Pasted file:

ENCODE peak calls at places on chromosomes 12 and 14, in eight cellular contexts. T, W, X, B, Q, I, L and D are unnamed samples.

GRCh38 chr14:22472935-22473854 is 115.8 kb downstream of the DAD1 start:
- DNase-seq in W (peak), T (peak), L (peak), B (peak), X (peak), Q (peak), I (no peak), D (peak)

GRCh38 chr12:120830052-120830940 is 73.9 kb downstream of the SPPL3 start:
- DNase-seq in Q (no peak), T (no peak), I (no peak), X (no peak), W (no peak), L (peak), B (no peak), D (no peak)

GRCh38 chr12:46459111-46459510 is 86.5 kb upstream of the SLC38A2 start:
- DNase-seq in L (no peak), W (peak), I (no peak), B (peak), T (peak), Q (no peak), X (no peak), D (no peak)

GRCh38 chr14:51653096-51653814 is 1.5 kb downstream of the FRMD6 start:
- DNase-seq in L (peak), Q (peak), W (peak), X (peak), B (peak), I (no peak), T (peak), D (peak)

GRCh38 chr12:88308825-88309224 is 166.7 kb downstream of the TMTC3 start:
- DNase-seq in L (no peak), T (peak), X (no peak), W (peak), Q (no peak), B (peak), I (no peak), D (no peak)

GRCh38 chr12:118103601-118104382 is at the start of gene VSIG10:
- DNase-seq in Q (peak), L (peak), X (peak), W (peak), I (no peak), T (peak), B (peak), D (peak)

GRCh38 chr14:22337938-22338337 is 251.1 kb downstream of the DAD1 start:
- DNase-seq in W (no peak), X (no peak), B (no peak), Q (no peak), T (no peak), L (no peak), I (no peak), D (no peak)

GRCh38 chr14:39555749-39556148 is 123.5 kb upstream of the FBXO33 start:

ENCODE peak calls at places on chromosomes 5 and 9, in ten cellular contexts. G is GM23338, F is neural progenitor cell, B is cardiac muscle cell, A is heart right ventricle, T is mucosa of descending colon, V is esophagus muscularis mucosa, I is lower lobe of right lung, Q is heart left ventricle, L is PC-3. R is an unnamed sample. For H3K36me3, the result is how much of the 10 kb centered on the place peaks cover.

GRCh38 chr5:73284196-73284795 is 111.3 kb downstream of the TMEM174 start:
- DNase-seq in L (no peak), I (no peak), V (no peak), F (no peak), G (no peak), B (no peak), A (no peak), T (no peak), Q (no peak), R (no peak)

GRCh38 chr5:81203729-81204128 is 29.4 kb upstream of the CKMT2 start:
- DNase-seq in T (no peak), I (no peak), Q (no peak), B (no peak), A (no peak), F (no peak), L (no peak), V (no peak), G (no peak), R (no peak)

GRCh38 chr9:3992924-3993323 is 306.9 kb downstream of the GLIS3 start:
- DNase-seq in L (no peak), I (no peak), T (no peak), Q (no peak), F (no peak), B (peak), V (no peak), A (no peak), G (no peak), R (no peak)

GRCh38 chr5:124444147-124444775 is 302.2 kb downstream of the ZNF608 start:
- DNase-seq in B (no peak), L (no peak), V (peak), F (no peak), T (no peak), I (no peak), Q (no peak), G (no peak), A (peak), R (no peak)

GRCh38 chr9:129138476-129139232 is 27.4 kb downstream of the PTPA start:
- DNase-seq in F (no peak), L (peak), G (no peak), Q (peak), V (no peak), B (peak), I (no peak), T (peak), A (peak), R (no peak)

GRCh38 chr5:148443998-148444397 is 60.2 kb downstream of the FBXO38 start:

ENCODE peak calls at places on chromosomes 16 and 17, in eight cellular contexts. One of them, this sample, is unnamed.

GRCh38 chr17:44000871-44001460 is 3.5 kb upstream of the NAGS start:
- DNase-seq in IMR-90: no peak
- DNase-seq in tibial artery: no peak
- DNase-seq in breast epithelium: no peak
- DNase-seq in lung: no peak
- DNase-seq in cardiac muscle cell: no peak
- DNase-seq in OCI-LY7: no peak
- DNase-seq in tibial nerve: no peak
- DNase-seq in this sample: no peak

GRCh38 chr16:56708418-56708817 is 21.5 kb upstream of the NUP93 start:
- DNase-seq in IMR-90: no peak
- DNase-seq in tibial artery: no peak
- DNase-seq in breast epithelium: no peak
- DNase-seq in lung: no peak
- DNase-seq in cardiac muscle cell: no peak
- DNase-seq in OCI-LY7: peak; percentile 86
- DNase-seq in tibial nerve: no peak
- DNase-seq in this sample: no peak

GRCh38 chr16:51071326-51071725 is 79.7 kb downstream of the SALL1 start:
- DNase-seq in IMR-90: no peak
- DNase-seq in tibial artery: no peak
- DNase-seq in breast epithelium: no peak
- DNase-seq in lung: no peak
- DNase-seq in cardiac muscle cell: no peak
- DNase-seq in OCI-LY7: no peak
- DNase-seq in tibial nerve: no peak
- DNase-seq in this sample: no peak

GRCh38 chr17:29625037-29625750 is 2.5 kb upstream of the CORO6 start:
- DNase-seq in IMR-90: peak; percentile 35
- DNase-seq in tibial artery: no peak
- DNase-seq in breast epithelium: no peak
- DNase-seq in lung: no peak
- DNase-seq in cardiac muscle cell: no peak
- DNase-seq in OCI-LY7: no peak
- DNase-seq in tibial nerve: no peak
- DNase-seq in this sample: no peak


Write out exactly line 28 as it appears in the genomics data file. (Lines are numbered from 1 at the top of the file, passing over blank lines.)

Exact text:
GRCh38 chr5:148443998-148444397 is 60.2 kb downstream of the FBXO38 start: